Lotus Elan

1965 Elan DHC (red) for sale - Serial #26-3958

PostPost by: wthode » Mon Jun 05, 2017 3:22 pm

I bought the car in June of 2015 from Paul Quiniff (Des Plaines, IL), with an assist from his friend Bob Herzog, who placed the ad on this site. This was the ad’s text:

“Spring time is here! Time to get out and enjoy the backroads. And what better way to enjoy springtime driving than with a 1965 Series 2 Lotus Elan.
I'm selling this car for my friend who is a great wrench and does some amazing things with fiberglass, but he struggles painfully with a pc. So this is one of his daily summer drive toy cars. Time to thin out the herd for some parking space so this one was tagged to go.
The Twin Cam, Weber head engine starts easy and runs well. The car handles fine and gets lots of thumbs up and double takes wherever it is driven. The cloth seats are a bit overstuffed so they are comfortable. Trans was rebuilt and shifts great. New drive donuts were installed about 6 years ago. The problematic headlight vacuum system was replaced with real nifty gas struts. Miniature versions of what holds up the back of a hatchback. You pop up the headlight pods when you want the lights on at night and pop them back down when you don’t. Adjustable height coil over shocks in the back. Clutch and brakes are good. Clutch master and slave cylinders were recently rebuilt. Convertible top is old but complete. It has a few patches but it keeps out at least 80 of the rain. Rear fenders have slight flares. Stock generator was replaced with an alternator. The car has just over 50,000 miles on the odometer.
This car was in a rear end accident about 15 years ago. A new-used rear fiberglass clip was glassed on by the owner at Fiberglass Solutions in Addison Illinois. The car was then professionally painted by the local paint shop down the street. The car has been driven as often as the weather allowed since it was rebuilt.
Now the warts. The paint is just so-so. It has some scratches and chips and a few cracks here and there. A little TLC would make it better. The engine starts easy and runs good but it is a bit lumpy. Could maybe use a good carb tune up. There are the usual engine oil leaks. Nothing terrible but you will want to stay away from fresh concrete driveways.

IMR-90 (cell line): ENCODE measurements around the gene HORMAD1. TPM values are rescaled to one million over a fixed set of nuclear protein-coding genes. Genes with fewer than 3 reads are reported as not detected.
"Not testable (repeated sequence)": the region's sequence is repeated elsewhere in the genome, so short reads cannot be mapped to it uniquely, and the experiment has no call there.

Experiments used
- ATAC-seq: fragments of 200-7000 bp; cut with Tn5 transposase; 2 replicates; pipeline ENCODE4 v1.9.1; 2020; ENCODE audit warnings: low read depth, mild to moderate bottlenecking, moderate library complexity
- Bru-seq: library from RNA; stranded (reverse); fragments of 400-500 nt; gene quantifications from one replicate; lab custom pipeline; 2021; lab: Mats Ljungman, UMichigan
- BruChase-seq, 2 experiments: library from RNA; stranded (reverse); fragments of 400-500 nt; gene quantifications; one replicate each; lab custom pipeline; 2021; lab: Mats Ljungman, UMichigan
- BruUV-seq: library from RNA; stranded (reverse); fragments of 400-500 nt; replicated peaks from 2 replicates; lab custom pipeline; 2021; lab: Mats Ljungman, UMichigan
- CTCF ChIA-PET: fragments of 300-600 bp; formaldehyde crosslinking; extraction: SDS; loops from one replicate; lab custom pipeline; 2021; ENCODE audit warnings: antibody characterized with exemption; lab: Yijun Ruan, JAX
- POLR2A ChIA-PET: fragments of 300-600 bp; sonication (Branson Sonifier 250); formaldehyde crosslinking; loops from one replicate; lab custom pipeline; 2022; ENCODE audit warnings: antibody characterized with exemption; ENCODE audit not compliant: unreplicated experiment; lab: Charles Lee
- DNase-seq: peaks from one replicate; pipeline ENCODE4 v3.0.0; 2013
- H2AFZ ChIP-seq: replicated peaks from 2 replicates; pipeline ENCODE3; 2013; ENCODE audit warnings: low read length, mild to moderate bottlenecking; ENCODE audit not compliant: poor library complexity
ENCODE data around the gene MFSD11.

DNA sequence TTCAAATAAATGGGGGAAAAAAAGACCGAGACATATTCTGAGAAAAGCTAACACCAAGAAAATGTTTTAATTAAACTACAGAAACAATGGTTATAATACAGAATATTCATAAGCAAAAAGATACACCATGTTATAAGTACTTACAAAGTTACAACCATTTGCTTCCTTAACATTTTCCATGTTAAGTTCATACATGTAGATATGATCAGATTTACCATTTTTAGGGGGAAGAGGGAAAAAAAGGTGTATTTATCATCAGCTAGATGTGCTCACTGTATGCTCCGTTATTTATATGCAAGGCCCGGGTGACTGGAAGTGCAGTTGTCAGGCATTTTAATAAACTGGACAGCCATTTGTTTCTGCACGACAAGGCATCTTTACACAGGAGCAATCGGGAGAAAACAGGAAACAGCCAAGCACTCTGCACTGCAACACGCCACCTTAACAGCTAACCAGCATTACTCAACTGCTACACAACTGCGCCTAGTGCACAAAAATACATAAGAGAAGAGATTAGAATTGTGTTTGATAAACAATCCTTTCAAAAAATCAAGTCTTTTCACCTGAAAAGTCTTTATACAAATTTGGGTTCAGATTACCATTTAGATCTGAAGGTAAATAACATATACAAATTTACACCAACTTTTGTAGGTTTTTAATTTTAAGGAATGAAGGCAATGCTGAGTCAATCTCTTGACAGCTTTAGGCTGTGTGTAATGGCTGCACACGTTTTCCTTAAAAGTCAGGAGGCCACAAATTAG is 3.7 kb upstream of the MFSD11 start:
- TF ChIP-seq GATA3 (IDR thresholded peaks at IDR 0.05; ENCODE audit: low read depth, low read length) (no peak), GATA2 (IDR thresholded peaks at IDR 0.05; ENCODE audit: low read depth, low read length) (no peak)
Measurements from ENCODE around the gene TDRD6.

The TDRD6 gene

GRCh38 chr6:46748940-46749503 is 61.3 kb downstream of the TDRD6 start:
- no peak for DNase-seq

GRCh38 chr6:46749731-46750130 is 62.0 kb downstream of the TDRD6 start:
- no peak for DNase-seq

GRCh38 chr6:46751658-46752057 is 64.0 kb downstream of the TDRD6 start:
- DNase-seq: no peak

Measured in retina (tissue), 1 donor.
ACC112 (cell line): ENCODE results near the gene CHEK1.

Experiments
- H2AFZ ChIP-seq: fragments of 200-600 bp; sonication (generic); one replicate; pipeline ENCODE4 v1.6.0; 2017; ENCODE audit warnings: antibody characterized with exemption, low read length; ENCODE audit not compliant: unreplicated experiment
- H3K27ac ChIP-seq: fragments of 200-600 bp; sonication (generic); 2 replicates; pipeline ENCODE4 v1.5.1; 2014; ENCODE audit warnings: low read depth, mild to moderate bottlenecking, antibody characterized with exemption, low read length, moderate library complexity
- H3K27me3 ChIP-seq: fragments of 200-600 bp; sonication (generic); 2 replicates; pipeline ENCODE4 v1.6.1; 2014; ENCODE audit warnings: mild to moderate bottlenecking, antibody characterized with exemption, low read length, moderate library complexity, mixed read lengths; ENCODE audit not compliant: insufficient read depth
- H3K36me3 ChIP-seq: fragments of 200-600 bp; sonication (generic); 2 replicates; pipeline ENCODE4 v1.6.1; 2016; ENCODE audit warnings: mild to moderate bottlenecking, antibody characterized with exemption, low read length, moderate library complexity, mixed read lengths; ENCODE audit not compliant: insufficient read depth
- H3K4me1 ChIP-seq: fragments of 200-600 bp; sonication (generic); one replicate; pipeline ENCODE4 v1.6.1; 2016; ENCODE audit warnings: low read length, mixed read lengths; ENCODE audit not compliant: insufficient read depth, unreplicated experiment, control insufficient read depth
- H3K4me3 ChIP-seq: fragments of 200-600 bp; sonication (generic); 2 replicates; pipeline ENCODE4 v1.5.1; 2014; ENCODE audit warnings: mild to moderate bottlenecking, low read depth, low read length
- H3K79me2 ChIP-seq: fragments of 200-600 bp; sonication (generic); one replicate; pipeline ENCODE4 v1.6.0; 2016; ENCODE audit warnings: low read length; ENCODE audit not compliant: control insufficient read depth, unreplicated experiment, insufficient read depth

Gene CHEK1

As this is a Lotus, there will be a certain amount of fiddling you will have to do on a regular basis.”

When I picked up the car, it had 50,138 miles on the odometer. It now has 52,409. Since I got the car, the following work has been done:
Some may recall that, when my friend Walt and I got back to Boise after driving it from Chicago—with no problems—the next morning it wouldn’t start. It turned out that both the battery and alternator had given up the ghost; we probably drove the last stretch on battery alone. So both were replaced the next day.
Since the tires were worn, and were so wide that they rubbed on the front fenders when turning sharp corners, I bought a new set of 155-13’s, as close as I could get to the 145’s that came on the car originally.
I had the motor mounts replaced.
I had the cam cover gaskets/seals and front crankshaft seal replaced.
I had the fuel pump overhauled.
I had the oil pump cover resealed.
I had both Webers checked, cleaned, and tuned.
I had one oil pan bolt’s threads repaired.
I had the radiator checked and a leak repaired.
I had exhaust system repaired (leaks) and remounted.
I got new spark plugs.
I had the wheel bearings adjusted and repacked.
I had the steering tie rods tightened.
I had the rear struts/shocks pulled and had shims added to take up some clearance.